Last time, I expounded on the topic of continuity – the weight of in-universe history (also referred to as background, lore, canon, or fluff in various circles) –getting in the way of telling new stories. Lots of words with a simple message: continuity is often only as much of an obstacle as you want it to be. Thing is, what do you do if the obstacle has simply become too big and too unwieldy to work with? Regardless of the medium, the favourite option tends to be the retcon. Retcon – or retroactive continuity – is the dark art of delving back into your setting’s past and deliberately altering some key event in such a manner that it changes the present. A retcon can change anything, from key events, to a character’s actions, their personality – or even their mortal state. Simply screwing up a bit of background and repeating past events incorrectly doesn’t count (and still goes on, despite the best efforts of writers and editors). It has to be a deliberate change. The most common application of a retcon is to bring someone back from the dead. That character you thought had been killed off at the start […]
The subject of continuity (a consistent setting and history over a series of works) always lingers around genre fiction like a bad smell. Regardless of the medium, works of sci-fi, fantasy and the like are often accused of having labyrinthine backstory. This, in turn, is then blamed for raising a barrier to entry so high that no one in their right mind will jump aboard. I’ve lost track of how many times I’ve heard this argument, either professionally, or stated in a press release for a series I love. Problem is, it’s nonsense. A rich continuity is not, in itself, a barrier to entry. The younger the reader/viewer/gamer, the truer this is. Kids and teenagers are information sponges – something society reinforces through phrases like: ‘You get as much out of something as you put in’. My (doubtlessly flawed) proof? The average child knows the names of more dinosaurs than his or her parents. Geekdom, in particular, is a knowledge-based hierarchy, where absorbing the minutiae of your chosen field of obsession is a goal in and of itself. Problem is, some people get less inclined to learn as they get older. Other pressures take over: jobs, family, mortgage etc. and […]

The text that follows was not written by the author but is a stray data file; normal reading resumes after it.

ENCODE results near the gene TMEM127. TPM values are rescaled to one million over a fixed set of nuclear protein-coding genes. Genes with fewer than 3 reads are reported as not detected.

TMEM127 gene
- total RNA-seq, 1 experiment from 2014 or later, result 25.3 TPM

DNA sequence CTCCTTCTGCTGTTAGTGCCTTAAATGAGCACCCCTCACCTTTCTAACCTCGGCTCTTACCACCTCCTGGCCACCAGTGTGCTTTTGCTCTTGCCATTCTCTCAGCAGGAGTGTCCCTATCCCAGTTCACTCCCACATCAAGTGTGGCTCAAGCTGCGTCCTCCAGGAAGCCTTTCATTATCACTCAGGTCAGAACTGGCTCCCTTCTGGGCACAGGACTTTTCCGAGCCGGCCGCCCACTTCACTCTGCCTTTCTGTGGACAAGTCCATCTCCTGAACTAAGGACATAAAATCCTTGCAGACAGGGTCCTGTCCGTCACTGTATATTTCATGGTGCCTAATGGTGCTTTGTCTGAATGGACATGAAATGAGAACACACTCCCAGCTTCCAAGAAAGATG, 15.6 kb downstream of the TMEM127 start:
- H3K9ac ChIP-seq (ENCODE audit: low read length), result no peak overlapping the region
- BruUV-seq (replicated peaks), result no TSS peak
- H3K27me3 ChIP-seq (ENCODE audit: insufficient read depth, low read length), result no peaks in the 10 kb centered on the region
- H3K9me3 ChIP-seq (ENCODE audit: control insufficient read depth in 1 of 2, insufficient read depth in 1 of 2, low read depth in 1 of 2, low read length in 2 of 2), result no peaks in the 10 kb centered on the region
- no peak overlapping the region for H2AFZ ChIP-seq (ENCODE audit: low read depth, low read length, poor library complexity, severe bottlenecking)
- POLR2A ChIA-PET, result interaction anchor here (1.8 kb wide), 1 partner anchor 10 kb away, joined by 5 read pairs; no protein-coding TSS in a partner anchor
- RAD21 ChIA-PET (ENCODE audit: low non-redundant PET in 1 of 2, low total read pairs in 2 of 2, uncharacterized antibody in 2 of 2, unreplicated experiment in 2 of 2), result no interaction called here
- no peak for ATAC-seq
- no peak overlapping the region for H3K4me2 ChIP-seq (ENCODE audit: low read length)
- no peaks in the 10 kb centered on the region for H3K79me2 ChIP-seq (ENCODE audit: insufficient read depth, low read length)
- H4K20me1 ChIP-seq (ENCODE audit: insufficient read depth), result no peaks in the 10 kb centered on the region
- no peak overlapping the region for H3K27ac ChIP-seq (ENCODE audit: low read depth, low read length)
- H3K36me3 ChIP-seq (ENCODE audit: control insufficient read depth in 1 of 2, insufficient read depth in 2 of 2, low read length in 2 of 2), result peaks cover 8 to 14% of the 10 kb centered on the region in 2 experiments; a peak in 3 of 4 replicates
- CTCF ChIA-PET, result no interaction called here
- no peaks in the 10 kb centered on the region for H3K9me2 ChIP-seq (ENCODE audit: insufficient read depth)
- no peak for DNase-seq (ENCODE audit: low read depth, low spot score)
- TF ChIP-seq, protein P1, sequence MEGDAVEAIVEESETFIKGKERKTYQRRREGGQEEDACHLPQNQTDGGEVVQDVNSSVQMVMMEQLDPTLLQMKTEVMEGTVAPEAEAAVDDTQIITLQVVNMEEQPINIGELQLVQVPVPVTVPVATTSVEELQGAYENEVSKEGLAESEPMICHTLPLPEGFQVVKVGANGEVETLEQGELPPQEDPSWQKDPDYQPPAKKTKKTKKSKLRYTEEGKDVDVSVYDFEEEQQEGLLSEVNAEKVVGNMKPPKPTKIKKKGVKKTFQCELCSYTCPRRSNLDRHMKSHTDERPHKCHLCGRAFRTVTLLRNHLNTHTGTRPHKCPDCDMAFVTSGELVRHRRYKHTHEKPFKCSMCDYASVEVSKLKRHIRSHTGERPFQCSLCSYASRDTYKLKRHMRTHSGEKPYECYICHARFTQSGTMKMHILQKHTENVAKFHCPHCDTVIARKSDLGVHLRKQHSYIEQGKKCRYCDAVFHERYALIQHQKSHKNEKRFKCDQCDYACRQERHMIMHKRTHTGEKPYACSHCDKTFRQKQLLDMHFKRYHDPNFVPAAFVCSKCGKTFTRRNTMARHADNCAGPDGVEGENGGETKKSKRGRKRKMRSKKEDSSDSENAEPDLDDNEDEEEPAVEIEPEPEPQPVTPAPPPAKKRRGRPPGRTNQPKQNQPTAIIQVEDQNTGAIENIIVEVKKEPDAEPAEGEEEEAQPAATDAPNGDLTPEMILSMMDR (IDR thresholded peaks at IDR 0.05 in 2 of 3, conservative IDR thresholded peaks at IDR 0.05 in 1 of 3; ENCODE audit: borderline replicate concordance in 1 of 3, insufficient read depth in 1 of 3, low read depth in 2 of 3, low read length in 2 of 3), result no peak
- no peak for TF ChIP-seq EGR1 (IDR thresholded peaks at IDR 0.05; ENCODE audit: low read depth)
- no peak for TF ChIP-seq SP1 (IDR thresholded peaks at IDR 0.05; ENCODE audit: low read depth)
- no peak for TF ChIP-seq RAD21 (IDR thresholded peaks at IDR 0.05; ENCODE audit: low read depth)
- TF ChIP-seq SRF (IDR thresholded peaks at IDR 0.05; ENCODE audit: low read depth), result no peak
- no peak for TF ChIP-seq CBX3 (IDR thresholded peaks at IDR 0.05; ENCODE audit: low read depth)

I thought I’d take a moment for a brief reprise of last week’s topic (a real blog post will come soon). This week, as many of you will be aware, is E3 week, where the big video gaming companies strut their stuff and hype their future releases. I don’t take a lot of active interest, if I’m honest, because there have been plenty of high-profile turkeys emerge from E3 in the past, ones that have left me wondering whether less money should be spent on fancy-dan presentations, and more on the games themselves. But anyway… The reason I’ve ended up putting digital pen to virtual paper, is that Ubisoft creative director Alex Amancio has stated that there’ll not be any female playable characters in co-operative play for the forthcoming Assassin’s Creed: Unity. The reason? Because it’s resource intensive* (I’m paraphrasing for concision). On one level, fair enough. Games design costs money, and you can’t always put in all the features that you want. (The Thief reboot notably skimped on many things in final release, including a plot that hung together, and characters you could give a damn about). Furthermore, I know from my own experience that the realities of business’ […]